Justice gives the sweaty masses more than enough in Vancouver
At the PNE Forum on Thursday, April 26
There’s an argument to be made that Justice could have done a little more than push buttons, twirl knobs, and fire up an endless supply of French cigarettes on Thursday. Like, for example, would it have killed Xavier de Rosnay and Gaspard Augé to raid a local French-immersion school, round up a bunch of Grade 3 students, and squire them onto the Forum stage to sing the Jackson 5-esque vocal loop for “D.A.N.C.E.”?
Why the hell didn’t the Parisian producers go full-on prog for “Civilization” off their, well, almost full-on prog new album Audio, Video, Disco? You know—have the reanimated corpse of Rick Wakeman descend from the rafters during the soaking-up-the-’70s epic, preferably while wearing a pair of silver-glitter ice skates and his The Myths and Legends of King Arthur and the Knights of the Round Table finery.
Or—awww, fuck it. Who are we kidding? For a couple of guys who rarely left their white-cross-lit pulpit, Justice did a fine job of delivering an old-fashioned rock ’n’ roll spectacle. Yes, even though you have to head to the electronica section of Scratch to find Audio, Video, Disco and its more distortion-fried predecessor, Cross, this one had the feeling of a rock show. Or, to put things less delicately, no one left thinking de Rosnay and Augé were up there checking their email.
The stage setup was simple but effective, the group’s trademark illuminated white cross placed squarely at centre stage, flanked by towering banks of Marshall stacks. The two producers worked the decks and samplers backlit by a sensory-overloading wall of pulsing white light, with constantly firing strobes adding to the retina-searing assault.
Sonically, Justice's electro-anthems hit every bit as hard as many of the iconic heavyweights who’ve headlined the Forum over the years. Think—and this isn’t hyperbole—the likes of Pantera, Slipknot, and Marilyn Manson before the fall. Fittingly, then, instead of glow sticks, devil horns were being hoisted in appreciation.
So what was coolest thing, besides the Forum floor transforming into a feel-good, wet sea of fans happily losing their (from the smell of things) alcohol-soaked minds? Nominees included a version of “Phantom” so powerfully far beyond driven, you could almost feel your brain liquefy and pool in your lap. The stage parting in “D.A.N.C.E.” to reveal a glowing white cube and vintage keyboard was a nice touch, especially when Augé sat down and steered things toward the chillout room.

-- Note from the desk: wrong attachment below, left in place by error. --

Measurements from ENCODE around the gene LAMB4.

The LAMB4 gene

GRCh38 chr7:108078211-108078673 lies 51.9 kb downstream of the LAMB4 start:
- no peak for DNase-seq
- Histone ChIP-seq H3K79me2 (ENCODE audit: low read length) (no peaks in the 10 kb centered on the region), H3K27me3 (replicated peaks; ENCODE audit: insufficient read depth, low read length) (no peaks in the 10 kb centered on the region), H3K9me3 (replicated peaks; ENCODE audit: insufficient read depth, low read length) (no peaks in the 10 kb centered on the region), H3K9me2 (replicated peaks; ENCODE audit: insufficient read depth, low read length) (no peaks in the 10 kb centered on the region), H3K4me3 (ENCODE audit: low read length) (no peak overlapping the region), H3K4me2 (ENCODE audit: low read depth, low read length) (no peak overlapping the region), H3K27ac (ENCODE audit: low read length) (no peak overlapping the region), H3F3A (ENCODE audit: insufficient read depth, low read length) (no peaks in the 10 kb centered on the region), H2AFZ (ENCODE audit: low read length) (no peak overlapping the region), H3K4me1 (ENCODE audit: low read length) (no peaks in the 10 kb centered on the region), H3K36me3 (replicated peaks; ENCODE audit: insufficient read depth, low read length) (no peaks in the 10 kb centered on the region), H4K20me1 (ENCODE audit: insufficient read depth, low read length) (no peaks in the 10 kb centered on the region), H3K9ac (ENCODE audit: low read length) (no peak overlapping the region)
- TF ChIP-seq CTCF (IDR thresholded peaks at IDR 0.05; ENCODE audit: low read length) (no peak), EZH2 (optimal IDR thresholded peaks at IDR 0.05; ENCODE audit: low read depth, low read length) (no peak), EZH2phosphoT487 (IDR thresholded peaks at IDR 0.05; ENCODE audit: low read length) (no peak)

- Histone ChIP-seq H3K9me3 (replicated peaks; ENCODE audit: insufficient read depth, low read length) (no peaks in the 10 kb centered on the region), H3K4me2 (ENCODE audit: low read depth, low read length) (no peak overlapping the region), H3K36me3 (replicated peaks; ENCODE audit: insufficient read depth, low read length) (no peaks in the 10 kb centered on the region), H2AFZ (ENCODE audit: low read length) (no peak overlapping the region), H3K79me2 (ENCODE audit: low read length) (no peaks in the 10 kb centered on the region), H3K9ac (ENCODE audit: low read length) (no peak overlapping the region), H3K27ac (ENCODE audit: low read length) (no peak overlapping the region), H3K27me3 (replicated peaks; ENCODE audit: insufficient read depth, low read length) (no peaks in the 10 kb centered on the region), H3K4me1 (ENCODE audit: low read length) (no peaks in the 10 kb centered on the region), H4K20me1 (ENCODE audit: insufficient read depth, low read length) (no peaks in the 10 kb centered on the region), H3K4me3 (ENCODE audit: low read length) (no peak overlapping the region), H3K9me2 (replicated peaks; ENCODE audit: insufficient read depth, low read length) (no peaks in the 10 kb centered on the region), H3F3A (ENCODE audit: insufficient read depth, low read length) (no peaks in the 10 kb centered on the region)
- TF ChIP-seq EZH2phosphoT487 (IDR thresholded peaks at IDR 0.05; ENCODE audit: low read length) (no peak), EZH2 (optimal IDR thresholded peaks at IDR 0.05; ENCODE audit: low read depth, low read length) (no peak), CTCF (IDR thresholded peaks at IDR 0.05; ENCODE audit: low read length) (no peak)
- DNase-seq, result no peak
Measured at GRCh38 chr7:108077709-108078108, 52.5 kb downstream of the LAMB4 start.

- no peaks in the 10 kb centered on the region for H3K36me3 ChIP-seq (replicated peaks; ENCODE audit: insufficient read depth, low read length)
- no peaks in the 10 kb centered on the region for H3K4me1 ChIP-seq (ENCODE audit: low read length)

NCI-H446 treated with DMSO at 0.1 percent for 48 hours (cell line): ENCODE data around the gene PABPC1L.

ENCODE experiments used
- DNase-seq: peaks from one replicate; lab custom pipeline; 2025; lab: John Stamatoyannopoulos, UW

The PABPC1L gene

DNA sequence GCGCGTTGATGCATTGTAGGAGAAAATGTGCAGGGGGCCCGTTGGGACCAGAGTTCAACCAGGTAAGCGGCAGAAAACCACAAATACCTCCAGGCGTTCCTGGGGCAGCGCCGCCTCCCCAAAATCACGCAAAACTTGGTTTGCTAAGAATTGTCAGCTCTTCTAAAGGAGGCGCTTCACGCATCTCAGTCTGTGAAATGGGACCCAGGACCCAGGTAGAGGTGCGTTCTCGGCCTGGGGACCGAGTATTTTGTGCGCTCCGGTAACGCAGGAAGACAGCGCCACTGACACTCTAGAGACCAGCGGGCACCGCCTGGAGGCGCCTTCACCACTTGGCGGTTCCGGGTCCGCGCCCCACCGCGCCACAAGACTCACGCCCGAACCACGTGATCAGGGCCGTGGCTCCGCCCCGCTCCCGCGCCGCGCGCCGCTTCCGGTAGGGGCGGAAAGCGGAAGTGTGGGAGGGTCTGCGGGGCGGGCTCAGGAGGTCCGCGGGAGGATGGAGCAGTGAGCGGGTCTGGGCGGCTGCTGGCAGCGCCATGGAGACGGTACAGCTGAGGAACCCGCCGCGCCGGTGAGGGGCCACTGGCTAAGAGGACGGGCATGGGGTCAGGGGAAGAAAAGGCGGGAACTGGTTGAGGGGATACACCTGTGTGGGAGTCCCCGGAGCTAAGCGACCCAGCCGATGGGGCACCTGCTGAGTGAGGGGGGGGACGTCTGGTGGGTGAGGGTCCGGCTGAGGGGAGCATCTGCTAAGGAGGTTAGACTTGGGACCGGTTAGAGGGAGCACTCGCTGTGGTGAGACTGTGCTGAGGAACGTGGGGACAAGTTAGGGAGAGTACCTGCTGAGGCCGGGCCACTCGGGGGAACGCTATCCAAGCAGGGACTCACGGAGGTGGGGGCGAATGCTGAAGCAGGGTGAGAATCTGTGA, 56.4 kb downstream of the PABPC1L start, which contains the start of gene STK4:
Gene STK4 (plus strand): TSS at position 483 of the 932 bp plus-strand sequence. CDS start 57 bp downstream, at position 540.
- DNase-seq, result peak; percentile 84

The tastiest eye candy was probably the way the banks of Marshalls started to take on a life of their own halfway through the night, glowing angel-wings white one second, and devil-horns red the next.
Justice ended the set with a version of “Audio, Video, Disco” that somehow managed to be as brutal as it was uplifting. Fittingly, given that the night was pretty much split between Cross and Audio, Video, Disco, Paris’s biggest techno act not named Daft Punk drew from both albums for the encore.
After Vancouver screamed itself hoarse for a good 10 minutes, de Rosnay reappeared at the same time as the keyboard and white cube, the less hairy half channeling his inner 10CC fan for “On’n’On”.
Things came to a hearing-punishing end with “Phantom Pt. II”, which was stretched out to include a space-cowboy excursion into Pink Floyd territory before detonating into a hard-house rampage.
If, ears ringing, you happened to brush the aging cement walls of the Forum on your way to a merch table that was stripped clear before the show even started, you would have noticed the concrete was slick, presumably from the sweaty mist rolling off the crowd. That proved at least one thing: even if Justice could arguably have done more, what it did do was more than enough.
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